The two traded holds in the second set as Federer slowly got the match back on his own terms. He faced no break points while putting pressure on Wawrinka until he blinked in the 12th game. Wawrinka put in a poor service game to get broken at love to lose the match, with the ultimate point coming from an easy overhead into the net. "I really didn't think I was going to turn it around anymore because Stan looked very good for a long time, was able to win the second set somehow by hanging around," Federer said.
A second set highlight from Federer:
Wawrinka rebounded quickly. He broke Federer in the first game of the final set, with the help of an inaudible -- at least from Federer's point of view -- overrule from chair umpire Cedric Mourier. On the first point of the game Mourier overruled a call, but it never registered with Federer. Two points later, when Mourier announced the score at 0-40, Federer was shocked. He thought it was 15-30. Wawrinka broke and quickly consolidated the break for a 2-0 lead.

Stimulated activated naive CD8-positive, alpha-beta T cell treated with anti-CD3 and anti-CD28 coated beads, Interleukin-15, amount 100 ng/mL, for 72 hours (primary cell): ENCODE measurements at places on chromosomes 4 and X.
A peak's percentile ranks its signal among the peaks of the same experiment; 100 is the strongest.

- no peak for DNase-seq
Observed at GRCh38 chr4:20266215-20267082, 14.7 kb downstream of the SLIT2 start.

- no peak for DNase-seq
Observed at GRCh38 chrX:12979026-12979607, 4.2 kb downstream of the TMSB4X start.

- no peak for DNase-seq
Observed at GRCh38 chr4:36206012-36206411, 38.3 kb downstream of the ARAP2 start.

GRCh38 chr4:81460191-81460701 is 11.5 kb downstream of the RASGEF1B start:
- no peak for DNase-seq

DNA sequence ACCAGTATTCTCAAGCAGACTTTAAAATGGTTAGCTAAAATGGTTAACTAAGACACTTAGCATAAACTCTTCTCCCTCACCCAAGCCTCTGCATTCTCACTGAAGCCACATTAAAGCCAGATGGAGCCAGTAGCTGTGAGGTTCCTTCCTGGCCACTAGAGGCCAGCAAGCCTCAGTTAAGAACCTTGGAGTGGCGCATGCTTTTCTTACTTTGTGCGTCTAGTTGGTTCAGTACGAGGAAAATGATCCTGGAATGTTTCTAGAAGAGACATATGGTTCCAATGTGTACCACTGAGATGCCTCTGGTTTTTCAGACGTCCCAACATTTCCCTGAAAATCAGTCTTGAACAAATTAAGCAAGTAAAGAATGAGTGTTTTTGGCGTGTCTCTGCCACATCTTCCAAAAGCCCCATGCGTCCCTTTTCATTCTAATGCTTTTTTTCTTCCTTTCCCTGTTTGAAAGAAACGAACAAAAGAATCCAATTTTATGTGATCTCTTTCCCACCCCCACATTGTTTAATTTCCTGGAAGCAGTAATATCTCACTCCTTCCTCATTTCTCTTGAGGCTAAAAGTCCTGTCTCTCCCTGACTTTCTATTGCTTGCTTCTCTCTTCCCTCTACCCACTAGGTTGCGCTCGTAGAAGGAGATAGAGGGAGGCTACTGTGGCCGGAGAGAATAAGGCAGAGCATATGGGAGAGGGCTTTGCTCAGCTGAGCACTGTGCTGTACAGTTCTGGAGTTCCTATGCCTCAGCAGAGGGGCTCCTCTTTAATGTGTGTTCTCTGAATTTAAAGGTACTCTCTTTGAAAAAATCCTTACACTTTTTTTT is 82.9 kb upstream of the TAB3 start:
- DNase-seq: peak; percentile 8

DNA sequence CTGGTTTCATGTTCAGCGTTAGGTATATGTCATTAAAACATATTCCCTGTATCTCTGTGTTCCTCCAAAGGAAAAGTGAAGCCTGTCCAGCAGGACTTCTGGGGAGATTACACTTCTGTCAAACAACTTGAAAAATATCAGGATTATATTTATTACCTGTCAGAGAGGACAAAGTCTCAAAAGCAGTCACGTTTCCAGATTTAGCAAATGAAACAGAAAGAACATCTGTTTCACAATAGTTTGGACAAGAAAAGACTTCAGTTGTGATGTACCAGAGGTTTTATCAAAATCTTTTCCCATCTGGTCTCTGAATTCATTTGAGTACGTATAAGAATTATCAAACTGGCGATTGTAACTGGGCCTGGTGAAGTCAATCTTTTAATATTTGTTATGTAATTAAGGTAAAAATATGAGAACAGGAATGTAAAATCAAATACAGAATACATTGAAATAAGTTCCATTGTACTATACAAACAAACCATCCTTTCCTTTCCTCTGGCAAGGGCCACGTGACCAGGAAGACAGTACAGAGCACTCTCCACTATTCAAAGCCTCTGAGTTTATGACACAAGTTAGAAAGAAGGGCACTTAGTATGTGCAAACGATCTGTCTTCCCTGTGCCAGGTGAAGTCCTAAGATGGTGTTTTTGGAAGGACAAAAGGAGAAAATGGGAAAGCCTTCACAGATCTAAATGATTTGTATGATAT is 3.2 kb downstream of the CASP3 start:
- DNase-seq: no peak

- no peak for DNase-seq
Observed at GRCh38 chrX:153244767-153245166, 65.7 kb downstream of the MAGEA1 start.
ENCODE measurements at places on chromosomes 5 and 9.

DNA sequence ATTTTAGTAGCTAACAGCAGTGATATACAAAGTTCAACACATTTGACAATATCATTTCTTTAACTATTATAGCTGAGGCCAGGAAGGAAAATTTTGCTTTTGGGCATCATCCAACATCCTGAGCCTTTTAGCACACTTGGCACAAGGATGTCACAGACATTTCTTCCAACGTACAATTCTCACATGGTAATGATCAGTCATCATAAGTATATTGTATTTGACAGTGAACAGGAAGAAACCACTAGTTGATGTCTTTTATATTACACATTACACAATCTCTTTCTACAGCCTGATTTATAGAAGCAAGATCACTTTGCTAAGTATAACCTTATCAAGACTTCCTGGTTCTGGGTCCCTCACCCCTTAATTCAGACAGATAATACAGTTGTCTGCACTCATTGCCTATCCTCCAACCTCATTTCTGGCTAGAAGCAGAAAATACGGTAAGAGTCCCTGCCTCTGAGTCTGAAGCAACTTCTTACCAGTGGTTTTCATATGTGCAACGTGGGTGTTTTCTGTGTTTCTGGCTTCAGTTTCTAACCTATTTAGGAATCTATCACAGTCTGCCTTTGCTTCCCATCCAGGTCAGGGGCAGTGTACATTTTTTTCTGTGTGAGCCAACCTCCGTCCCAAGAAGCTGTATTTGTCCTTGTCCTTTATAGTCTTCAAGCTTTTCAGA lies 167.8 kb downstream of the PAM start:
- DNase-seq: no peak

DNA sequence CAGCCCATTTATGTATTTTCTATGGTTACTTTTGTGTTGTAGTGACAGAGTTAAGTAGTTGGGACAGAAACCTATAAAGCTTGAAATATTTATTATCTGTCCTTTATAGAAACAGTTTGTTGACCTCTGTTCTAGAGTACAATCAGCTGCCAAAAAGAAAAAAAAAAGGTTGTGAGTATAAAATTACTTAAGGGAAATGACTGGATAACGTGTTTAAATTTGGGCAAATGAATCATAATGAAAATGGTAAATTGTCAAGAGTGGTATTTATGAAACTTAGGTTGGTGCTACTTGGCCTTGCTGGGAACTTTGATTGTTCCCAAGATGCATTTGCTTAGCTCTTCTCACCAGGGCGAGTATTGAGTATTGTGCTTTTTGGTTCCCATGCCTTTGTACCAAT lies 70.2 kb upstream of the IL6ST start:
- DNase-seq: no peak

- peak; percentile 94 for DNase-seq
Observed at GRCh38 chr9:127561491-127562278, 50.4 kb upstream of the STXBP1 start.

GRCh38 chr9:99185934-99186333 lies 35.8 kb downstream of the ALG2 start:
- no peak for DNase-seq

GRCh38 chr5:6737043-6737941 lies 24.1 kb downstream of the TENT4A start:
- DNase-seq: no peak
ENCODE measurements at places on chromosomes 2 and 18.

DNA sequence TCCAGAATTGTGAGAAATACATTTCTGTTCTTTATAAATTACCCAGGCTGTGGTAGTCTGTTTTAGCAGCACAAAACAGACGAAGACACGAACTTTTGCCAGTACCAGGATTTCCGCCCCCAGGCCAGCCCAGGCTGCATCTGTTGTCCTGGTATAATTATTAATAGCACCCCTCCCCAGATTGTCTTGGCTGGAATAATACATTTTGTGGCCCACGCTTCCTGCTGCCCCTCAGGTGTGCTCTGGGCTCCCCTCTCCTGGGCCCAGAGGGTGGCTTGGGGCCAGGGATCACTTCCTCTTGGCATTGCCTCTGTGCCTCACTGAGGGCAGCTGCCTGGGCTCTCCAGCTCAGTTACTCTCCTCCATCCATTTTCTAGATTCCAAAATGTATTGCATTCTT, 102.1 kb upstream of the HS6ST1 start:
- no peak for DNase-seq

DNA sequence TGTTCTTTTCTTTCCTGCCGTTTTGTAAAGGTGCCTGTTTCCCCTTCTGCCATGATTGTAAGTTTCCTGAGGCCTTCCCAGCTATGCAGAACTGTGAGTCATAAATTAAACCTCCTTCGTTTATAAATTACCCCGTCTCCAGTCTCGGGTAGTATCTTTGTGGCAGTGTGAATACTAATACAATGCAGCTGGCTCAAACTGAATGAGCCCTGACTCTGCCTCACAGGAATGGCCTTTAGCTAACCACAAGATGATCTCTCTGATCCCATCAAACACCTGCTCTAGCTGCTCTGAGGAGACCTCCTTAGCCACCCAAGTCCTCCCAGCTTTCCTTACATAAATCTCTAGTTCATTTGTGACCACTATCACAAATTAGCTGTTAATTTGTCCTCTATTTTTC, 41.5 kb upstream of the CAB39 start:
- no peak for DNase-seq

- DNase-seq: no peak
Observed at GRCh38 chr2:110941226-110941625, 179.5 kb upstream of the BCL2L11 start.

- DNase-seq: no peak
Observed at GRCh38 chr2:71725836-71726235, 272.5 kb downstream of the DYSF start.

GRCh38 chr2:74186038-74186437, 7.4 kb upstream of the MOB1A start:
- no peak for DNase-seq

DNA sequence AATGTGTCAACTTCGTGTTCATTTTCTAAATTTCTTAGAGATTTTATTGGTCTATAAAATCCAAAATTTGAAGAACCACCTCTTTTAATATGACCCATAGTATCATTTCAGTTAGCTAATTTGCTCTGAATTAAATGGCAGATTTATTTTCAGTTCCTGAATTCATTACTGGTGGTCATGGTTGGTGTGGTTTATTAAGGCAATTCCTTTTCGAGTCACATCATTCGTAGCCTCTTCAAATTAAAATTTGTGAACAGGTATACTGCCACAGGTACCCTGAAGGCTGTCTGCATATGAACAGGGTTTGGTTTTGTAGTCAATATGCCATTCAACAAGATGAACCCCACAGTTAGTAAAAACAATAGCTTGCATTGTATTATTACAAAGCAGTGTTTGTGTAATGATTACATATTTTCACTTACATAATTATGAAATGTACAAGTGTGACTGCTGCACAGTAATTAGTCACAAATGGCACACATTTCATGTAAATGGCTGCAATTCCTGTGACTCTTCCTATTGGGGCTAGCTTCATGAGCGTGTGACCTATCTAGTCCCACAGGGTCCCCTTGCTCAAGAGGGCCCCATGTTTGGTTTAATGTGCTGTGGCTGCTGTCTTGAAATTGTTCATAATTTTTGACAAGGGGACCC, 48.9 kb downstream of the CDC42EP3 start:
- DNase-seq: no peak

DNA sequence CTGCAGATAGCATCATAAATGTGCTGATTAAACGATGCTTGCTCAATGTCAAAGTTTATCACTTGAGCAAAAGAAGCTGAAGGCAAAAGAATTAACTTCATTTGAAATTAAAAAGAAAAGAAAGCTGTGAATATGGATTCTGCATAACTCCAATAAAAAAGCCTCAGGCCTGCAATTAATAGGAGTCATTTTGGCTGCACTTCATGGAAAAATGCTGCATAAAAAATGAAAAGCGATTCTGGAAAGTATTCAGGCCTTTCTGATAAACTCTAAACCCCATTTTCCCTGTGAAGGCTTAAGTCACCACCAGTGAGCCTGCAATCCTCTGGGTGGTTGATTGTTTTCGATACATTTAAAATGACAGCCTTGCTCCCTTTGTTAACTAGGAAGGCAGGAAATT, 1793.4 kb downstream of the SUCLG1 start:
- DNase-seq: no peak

Wawrinka, who came into the match with just two career wins over Federer, continued to hold his serve until he served for the match at 5-4. He earned match points at 40-30 and twice again after Federer was able to get the game to deuce, but Federer saved all three and eventually broke to level the match. Federer saved one match point with a fantastic forehand winner down the line. But on the other three match points Wawrinka repeatedly tried to serve and volley, twice behind a kicking second serve. He was 21 for 39 at the net in the match but the decision-making on when to attack late in the third set, whether a result of nerves or all-out risk, was questionable. Federer on the other hand went 24 for 37 at the net, but his timing on when to employ the tactic was perfect. As the match grew tighter, Federer forced the issue at the net and it paid off.